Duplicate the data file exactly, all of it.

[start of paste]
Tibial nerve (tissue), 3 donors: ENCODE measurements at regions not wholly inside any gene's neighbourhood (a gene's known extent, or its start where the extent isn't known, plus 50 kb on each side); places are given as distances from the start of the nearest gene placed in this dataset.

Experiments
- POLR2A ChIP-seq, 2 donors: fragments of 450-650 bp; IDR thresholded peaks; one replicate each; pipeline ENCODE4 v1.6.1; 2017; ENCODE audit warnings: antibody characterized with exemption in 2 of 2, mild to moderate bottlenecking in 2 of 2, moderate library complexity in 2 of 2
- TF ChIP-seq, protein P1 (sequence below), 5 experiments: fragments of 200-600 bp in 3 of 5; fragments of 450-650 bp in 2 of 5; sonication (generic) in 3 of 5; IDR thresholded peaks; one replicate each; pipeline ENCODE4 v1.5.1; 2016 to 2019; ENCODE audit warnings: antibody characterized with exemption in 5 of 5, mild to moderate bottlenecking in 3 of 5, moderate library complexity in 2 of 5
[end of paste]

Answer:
Tibial nerve (tissue), 3 donors: ENCODE measurements at regions not wholly inside any gene's neighbourhood (a gene's known extent, or its start where the extent isn't known, plus 50 kb on each side); places are given as distances from the start of the nearest gene placed in this dataset.

Experiments
- POLR2A ChIP-seq, 2 donors: fragments of 450-650 bp; IDR thresholded peaks; one replicate each; pipeline ENCODE4 v1.6.1; 2017; ENCODE audit warnings: antibody characterized with exemption in 2 of 2, mild to moderate bottlenecking in 2 of 2, moderate library complexity in 2 of 2
- TF ChIP-seq, protein P1 (sequence below), 5 experiments: fragments of 200-600 bp in 3 of 5; fragments of 450-650 bp in 2 of 5; sonication (generic) in 3 of 5; IDR thresholded peaks; one replicate each; pipeline ENCODE4 v1.5.1; 2016 to 2019; ENCODE audit warnings: antibody characterized with exemption in 5 of 5, mild to moderate bottlenecking in 3 of 5, moderate library complexity in 2 of 5